Thursday, February 25, 2010

Explosions Rock Kibera! More news at Eleven.

Planet Earth was my place of birth
Born to be the SOLE controller of the universe
Besides the part of the map I hit first
Any a rhyme that I can adapt when it gets worst
The rough gets going, the going gets rough
When I start flowing, the mic might bust
The next state, I shake from the power I generate
People in Cali used to think it was earthquakes
- Eric B. and Rakim, "In The Ghetto"

A series of explosions have recently rocked and shook the foundations of Kibera, leaving a powerful trail of destruction in it's wake. Shortly after a great interview with Sururu and his crew, who together form the hip hop crew "The Hustlers", a simple freestyle performance outside Sururu's home turned into a barrage of intercontinental ballistic missiles of words and rhymes that both stunned and shocked, resulting in a massive explosion of Hip Hop that came suddenly and without any warning. Casualties are still mounting....more details to come, please stand by.
Photo above taken by Peter Opudo.

Thursday, February 18, 2010

Millicent, Mohammed and Chuck D.

"We don't see the people who are doing real things getting enough props. We often see politicians who are everywhere but nowhere at the same goddamn time. You know the kind of person: You see them everywhere on television but nowhere in front of your face."
Chuck D., Public Enemy

Meet Millicent and Mohammed.
Millicent works at a health clinic in Kibera that runs 24 hours a day 7 days a week. Not only that, she is a single mom and raising her young child alone. Her one room home is pretty deep into Kibera, so she makes the 45 minute trek daily to treat fellow Kiberans. Most of the illnesses are related to infections from drinking unsafe water. Her marriage broke up because her husband was from a different tribe, and things got ugly around post election time, so they are no longer together.
Mohammed volunteer coaches a Kiberan girl's football team. When I asked what tribe he belonged too, he simply stated, "I don't believe in tribes, I am a proud Kenyan."

When I asked them where else would they live if they had the choice, both of them replied they would not live anywhere else.

In other news, I have re-uploaded the podcast that is slightly better quality and less distorted. I am new to the podcast thing, so hope you can forgive me. Using Audacity, which is free to download in case you're interested.

Wednesday, February 17, 2010

Matatu Express: The Podcast

I just finished making the first audio podcast for Matatu. I recorded audio from the journey into Kibera, all sound is recorded on location in Kibera to give listeners a sense of the sights and sounds of Kibera. Hope you enjoy it. Click here to listen to the podcast. Picture above taken by Peter Opudo.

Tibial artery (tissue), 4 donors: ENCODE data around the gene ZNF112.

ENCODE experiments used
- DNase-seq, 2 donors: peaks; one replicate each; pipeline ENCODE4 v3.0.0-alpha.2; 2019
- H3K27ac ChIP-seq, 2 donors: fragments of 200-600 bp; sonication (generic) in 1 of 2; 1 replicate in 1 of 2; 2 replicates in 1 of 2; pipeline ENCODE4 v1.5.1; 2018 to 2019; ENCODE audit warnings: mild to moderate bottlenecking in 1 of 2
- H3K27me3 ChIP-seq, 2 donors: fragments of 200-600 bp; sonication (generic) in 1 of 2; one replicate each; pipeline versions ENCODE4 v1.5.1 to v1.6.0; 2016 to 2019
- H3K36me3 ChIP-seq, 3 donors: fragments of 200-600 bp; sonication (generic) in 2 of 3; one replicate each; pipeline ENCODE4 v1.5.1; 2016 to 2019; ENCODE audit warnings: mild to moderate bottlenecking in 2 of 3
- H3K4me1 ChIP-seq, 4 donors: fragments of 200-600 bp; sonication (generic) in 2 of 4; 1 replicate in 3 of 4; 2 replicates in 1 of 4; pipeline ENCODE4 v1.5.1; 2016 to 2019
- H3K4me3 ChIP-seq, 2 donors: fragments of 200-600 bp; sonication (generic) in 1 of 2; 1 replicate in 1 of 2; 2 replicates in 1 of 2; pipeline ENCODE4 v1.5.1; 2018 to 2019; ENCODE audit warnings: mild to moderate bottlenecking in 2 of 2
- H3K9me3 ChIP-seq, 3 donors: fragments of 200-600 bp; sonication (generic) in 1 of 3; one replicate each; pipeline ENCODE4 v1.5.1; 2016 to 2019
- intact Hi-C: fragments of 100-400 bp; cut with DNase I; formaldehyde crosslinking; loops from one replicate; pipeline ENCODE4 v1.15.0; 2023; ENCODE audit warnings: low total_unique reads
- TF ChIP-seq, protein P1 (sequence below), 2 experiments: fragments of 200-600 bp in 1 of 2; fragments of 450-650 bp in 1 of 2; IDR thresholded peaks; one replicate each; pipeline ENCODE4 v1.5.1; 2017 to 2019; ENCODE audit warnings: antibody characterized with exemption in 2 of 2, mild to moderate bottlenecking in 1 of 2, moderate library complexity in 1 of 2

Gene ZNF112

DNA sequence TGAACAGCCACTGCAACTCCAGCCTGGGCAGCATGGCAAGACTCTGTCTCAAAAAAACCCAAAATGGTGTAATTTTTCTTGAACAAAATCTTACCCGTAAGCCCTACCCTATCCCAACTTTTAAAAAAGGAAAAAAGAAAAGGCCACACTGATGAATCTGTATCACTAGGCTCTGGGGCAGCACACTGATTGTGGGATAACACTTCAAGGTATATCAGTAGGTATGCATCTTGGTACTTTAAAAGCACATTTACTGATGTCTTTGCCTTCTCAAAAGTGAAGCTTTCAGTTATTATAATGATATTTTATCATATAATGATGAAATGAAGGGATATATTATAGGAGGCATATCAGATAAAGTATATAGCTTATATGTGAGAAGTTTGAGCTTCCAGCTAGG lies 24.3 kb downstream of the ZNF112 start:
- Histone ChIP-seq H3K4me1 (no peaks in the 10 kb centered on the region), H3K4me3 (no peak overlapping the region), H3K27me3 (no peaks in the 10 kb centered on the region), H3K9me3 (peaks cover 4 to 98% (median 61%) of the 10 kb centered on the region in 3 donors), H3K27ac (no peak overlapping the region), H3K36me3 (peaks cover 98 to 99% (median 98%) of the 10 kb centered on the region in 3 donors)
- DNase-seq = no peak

Wednesday, February 10, 2010

DJ Jah Hill!

“Life is one big road with lots of signs. So when you riding through the ruts, don't complicate your mind. Flee from hate, mischief and jealousy. Don't bury your thoughts, put your vision to reality . Wake Up and Live!”
-Bob Marley

Day 3 of Matatu. Interviewed DJ Jah Hill, who has a radio show on Kibera’s only radio station Pamoja fm, which means “Together” in Swahili. Jah Hill is simply a legend in the Soweto district of Kibera, where he resides. We covered alot of ground today, walked for probably a total of 10 kilometers, into Soweto where Jah lives, then into the outskirts, and up on the surrounding hills where there was a school in one of the many buildings that were burned down during the post election violence. Every where we went, people would call out “JAH HILL!” I knew I was in the presence of a true celebrity. We then proceeded back into Kibera, uphill, past the railroad tracks and were just about to go into the radio station when we ran across the station manager, who despite having a family emergency was gracious enough to do a very quick interview. We then got to the station where Jah went on air live. What a day! Thought I was doing one interview today, ended up doing about 6. Had to use the backup battery and slip in a new tape. Must have met about 30 amazing residents of Kibera who were all generous with their time and gracious over all. Most of all though I have to give maximum respect to DJ Jah Hill for his time, his talent, and an amazing freestyle rap he gave on the outskirts of Soweto. Respect Jah Hill!
Photo above taken by Peter Opudo

Sunday, February 7, 2010

On Overcoming Stage Fright (do it anyway)

"Courage is not the absence of fear. It is acting in spite of it."
-Mark Twain